Goods receiving a service in the UK before being exported


The general rule when a VAT-registered UK business sells goods to a TVA-registered French customer is that the sale can only be zero-rated for UK VAT purposes if the goods are physically exported from the UK. If the goods are not exported, generally UK VAT has to be charged at the applicable rate.

This can cause problems when goods sold to a French customer are first delivered to another UK business to carry out a service on them before they are finally exported to France, as it would result in the French customer being charged UK VAT which they will be unlikely to able to reclaim.

To allow for this, the first UK business can still zero-rate the sale to the French customer if these conditions are met:

  • The goods are only being delivered to the other UK business, and are not being sold to them; and
  • The French customer is registered for TVA; and
  • The UK business obtains a valid TVA registration number for the French customer and shows it (including the FR prefix) on the sales invoice; and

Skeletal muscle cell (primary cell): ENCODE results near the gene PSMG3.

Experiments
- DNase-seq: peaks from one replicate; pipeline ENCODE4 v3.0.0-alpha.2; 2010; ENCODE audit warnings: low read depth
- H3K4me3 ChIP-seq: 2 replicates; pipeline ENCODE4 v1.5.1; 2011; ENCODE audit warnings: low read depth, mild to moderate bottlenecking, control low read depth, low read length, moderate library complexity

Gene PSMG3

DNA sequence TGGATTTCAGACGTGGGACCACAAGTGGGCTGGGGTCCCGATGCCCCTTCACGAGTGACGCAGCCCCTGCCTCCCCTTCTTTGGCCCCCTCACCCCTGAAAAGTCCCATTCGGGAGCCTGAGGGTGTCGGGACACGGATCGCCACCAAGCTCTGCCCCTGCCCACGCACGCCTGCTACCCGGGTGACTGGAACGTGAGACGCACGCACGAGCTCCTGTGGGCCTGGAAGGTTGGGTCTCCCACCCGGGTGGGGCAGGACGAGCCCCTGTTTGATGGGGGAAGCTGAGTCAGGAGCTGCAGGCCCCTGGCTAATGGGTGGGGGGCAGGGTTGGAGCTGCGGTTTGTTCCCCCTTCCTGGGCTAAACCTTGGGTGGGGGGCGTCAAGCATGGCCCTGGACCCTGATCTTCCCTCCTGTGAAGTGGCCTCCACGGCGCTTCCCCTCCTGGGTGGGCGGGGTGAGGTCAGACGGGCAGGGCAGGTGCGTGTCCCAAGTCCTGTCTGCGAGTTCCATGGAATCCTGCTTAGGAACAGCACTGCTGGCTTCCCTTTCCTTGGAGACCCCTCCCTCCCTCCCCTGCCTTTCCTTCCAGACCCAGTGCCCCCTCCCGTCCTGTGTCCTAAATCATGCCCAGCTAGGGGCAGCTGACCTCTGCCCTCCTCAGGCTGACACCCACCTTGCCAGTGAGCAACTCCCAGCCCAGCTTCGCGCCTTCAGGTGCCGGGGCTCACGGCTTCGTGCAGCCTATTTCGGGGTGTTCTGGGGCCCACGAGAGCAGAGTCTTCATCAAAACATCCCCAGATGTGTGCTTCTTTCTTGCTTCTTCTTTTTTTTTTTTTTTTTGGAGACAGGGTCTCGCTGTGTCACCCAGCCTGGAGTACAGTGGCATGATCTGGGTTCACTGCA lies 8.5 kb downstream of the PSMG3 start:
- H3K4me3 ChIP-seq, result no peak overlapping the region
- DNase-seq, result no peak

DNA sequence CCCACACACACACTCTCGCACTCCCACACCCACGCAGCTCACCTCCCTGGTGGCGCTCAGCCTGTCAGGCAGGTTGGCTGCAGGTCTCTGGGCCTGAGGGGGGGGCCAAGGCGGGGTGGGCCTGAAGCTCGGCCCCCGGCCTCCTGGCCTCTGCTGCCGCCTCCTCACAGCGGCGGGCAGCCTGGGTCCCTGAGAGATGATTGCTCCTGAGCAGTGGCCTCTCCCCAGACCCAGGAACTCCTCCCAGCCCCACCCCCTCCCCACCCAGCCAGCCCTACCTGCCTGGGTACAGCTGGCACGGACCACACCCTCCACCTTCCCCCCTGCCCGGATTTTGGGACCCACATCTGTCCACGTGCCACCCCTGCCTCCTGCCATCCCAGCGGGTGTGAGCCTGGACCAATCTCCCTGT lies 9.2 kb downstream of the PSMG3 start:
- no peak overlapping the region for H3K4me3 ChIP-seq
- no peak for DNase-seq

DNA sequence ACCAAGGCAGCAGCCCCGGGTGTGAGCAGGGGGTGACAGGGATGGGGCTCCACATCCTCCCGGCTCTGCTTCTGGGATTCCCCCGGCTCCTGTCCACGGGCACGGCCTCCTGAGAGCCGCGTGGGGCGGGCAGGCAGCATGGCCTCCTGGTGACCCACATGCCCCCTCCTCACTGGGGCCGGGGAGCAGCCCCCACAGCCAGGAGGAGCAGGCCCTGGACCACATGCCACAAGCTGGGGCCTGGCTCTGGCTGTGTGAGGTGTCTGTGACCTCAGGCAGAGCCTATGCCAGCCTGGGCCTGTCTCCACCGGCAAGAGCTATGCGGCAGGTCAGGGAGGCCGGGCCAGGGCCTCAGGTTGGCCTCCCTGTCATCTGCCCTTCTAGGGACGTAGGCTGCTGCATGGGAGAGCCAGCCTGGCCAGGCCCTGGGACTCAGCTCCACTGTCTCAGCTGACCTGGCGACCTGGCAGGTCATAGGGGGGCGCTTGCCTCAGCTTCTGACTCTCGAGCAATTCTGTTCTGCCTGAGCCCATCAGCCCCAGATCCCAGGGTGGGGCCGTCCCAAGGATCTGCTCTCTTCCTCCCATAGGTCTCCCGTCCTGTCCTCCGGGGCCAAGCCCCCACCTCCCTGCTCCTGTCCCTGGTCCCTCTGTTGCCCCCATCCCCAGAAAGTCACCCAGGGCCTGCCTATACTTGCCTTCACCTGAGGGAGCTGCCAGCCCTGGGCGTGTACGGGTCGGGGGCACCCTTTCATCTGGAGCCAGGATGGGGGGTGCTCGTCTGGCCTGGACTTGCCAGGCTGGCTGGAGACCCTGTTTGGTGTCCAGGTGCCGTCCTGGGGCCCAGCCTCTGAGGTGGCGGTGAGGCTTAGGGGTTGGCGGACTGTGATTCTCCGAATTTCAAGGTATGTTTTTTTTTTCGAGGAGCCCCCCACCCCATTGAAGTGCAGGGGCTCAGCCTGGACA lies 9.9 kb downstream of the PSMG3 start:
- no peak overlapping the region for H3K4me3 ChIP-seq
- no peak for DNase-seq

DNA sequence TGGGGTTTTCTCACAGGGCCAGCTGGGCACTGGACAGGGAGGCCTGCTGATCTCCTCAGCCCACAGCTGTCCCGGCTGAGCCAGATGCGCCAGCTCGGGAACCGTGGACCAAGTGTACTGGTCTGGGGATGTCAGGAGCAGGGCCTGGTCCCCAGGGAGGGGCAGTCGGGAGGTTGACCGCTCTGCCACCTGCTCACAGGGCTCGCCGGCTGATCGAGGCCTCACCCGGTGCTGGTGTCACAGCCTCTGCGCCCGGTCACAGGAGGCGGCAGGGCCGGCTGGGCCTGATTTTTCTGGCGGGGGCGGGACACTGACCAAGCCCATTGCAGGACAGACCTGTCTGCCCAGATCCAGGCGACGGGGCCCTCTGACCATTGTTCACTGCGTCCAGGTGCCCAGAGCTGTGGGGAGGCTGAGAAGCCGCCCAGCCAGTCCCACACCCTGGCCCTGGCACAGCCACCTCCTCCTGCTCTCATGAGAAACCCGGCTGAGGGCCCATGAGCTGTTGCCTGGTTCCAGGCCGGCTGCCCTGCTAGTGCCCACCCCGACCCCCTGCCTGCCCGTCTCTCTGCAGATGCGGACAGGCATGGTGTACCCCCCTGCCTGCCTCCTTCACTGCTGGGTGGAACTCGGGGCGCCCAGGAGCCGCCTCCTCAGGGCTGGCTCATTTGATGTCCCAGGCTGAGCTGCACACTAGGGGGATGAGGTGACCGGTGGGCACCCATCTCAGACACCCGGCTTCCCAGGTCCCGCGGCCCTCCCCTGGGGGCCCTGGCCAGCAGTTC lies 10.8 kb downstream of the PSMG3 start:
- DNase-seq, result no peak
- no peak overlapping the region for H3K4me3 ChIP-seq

• The goods are exported from the UK within 6 months; and
  • The UK business obtains and keeps documentary proof of export from the UK; and
  • No other use is made of the goods while they are in the UK; and
  • Full records are kept of the transaction and the movement of the goods.

The concession also applies where the goods are delivered to another UK location in order to be incorporated into some other goods for export from the UK.

As it is the UK business that will be liable to pay any UK VAT that should have been charged, in these cases the UK business should consider asking the French customer to pay a deposit equal to the UK VAT that would have to be paid if sufficient evidence of the removal of the goods cannot ultimately be produced. This deposit can be returned once sufficient evidence is received within the 6-month time limit.